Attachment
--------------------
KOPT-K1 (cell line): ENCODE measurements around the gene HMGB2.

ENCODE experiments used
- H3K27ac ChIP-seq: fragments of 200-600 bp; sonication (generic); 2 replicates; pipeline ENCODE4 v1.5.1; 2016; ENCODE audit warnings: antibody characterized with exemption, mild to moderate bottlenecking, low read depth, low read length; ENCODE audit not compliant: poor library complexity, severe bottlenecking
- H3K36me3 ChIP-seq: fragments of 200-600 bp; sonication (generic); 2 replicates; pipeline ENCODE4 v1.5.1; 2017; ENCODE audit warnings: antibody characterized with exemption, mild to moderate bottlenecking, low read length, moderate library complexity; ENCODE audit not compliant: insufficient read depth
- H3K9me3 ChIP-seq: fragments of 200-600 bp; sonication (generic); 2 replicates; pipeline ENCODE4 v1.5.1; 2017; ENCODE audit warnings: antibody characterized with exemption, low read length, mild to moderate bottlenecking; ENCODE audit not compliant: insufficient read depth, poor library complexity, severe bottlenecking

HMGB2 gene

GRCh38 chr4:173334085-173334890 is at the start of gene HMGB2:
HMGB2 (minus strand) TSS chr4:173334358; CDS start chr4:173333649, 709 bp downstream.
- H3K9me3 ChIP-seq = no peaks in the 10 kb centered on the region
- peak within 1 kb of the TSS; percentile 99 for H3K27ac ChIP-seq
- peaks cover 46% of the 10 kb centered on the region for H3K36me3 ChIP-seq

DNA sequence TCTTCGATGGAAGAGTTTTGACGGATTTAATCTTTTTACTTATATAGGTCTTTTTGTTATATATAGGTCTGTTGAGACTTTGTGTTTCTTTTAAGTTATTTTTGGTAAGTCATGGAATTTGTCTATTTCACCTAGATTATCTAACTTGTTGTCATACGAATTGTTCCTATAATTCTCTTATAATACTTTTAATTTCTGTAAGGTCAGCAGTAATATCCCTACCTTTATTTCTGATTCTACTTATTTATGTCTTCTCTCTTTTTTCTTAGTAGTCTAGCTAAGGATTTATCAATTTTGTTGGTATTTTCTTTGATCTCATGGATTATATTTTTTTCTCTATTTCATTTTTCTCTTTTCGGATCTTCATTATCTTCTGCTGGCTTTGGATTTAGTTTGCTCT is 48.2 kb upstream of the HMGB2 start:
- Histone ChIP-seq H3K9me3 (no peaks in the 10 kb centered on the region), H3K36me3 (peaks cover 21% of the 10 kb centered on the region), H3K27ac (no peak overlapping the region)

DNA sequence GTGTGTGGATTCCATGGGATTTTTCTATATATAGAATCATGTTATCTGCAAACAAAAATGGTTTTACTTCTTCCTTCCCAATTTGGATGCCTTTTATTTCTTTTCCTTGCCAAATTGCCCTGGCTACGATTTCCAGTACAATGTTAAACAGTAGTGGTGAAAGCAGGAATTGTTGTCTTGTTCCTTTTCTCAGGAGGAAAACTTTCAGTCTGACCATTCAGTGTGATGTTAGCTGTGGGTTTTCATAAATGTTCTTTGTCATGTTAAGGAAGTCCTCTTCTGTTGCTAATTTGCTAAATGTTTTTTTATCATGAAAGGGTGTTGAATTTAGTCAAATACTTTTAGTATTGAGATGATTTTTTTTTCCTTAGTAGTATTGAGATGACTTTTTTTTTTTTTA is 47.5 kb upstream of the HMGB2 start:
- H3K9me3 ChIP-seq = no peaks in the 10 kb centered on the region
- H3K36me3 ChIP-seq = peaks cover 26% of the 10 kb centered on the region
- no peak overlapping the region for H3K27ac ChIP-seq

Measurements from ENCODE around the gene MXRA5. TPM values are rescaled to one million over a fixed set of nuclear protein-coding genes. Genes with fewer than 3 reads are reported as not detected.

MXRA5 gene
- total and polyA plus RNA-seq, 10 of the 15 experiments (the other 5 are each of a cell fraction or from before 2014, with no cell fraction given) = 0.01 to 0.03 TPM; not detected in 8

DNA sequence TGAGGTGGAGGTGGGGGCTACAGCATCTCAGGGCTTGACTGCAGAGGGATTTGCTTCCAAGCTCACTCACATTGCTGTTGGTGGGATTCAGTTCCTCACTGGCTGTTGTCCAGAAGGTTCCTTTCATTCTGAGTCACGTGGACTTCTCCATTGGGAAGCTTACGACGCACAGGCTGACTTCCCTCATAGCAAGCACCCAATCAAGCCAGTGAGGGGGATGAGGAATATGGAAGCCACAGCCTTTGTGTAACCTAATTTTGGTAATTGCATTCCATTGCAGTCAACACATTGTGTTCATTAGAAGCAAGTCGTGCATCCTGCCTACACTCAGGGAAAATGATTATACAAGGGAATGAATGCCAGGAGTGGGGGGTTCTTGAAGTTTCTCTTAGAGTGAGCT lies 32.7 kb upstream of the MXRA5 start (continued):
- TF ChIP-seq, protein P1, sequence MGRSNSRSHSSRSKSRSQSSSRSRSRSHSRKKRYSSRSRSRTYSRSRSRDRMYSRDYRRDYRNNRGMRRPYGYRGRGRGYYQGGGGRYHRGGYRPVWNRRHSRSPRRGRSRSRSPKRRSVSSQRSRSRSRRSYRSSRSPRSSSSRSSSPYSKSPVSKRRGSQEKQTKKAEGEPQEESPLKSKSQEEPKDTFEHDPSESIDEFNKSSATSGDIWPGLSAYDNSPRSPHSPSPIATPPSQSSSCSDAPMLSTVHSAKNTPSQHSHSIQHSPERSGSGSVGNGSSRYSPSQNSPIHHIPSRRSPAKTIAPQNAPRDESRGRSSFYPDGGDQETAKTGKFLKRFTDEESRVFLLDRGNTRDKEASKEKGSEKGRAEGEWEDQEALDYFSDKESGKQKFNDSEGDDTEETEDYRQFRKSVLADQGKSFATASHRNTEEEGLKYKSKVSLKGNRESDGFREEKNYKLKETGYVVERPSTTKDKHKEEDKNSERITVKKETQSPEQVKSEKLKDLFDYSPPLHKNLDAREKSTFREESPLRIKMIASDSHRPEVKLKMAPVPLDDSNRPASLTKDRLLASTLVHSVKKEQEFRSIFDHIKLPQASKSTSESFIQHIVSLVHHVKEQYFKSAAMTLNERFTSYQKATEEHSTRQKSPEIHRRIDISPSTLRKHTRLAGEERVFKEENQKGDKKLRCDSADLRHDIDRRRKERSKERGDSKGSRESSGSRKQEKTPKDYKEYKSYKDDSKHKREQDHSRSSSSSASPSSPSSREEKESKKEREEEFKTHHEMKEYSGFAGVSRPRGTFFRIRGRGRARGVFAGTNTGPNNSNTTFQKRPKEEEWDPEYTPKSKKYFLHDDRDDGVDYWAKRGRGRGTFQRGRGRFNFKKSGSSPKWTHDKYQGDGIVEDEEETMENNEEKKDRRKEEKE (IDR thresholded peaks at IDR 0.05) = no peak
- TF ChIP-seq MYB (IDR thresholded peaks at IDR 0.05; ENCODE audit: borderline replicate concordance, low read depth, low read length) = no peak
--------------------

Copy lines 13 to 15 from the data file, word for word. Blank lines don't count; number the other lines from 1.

- Histone ChIP-seq H3K9me3 (no peaks in the 10 kb centered on the region), H3K36me3 (peaks cover 21% of the 10 kb centered on the region), H3K27ac (no peak overlapping the region)

DNA sequence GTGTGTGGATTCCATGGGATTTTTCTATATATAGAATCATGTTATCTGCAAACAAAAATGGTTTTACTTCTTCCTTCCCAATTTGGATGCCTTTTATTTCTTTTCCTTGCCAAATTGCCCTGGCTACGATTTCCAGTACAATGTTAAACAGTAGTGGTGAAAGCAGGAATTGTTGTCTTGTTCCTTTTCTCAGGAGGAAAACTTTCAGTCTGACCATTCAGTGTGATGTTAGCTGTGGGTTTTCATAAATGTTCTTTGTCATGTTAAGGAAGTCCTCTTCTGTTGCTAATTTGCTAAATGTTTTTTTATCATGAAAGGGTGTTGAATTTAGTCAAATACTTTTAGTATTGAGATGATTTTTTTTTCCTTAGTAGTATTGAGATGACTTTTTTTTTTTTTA is 47.5 kb upstream of the HMGB2 start:
- H3K9me3 ChIP-seq = no peaks in the 10 kb centered on the region